Could it be? Dare we think it? Is it possible that the Environmental Protection Agency might finally be getting serious about providing some protection for Appalachia’s environment and people?
For more than a decade, the ancient, serene, and beautiful mountains, valleys, and streams of central Appalachia have literally been under assault by corporate coal profiteers. Using a brutally-destructive mining method called “mountaintop removal,” the corporations explode to bits the top third of mountains to get at the coal, then they cavalierly bulldoze the resulting rubble and toxic coal waste down the mountainsides, filling the valleys, burying streams, poisoning the water supply, and destroying livelihoods.
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As mountain after mountain has been wasted, the EPA has stood silent as the Army Corp of Engineers has rubber-stamped Big Coal’s selfish devastation. “The whole permitting process has become toothless,” says one observer.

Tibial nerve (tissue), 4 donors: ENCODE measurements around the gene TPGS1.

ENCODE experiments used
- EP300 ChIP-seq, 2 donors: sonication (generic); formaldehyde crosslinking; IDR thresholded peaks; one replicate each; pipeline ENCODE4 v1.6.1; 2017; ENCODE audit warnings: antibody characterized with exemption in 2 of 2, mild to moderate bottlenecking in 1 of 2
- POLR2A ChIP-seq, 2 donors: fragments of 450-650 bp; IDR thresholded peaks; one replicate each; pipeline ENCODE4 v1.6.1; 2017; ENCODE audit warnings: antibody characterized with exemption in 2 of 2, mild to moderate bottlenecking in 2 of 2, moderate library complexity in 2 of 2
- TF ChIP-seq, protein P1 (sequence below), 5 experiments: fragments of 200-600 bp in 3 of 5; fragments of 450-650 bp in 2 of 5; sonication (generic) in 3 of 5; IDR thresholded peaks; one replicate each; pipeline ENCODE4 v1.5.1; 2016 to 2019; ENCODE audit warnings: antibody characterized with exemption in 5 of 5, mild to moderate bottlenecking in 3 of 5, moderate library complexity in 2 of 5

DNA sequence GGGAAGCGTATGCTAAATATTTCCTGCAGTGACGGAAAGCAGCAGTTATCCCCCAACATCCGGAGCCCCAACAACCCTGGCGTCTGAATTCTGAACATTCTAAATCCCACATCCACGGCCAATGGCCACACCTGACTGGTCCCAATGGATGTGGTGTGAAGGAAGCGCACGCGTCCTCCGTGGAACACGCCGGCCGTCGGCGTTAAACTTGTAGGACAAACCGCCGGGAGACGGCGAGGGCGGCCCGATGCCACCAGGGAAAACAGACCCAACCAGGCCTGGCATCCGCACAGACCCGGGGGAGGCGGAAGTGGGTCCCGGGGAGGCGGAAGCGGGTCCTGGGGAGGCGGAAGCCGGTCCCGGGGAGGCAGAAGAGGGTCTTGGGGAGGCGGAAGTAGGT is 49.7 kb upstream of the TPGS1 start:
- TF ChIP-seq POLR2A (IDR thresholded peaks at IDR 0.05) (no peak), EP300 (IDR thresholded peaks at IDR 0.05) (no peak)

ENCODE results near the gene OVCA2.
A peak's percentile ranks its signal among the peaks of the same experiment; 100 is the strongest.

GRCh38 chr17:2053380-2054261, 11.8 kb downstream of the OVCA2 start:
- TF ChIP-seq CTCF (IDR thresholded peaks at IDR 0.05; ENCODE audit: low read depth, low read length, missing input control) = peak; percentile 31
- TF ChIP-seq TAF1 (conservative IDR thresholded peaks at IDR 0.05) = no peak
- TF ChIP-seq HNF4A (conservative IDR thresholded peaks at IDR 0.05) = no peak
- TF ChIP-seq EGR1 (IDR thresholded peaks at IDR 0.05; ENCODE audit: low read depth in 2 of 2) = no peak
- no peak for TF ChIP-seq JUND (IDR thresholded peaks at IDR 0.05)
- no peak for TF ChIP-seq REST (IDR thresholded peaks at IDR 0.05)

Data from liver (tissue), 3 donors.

But she’s not just any ol’ observer. She’s Lisa Jackson, the new head of the EPA, who recently declared, “We’re going to do our jobs.” Two subsequent steps suggest she might. First, the agency has preliminarily rejected the approval of 79 more mountaintop removal permits. Second, agency officials are quietly putting together a major new scientific study of the impacts that the explosive process has on streams, water quality, and aquatic life.
A 2005 EPA report has already documented this devastation, but – incredibly – the Bush team perverted the findings to allow more devastation! Now, however, it appears that science, nature, and people might at long last be considered and possibly – just possibly – given priority over undiluted industry greed.
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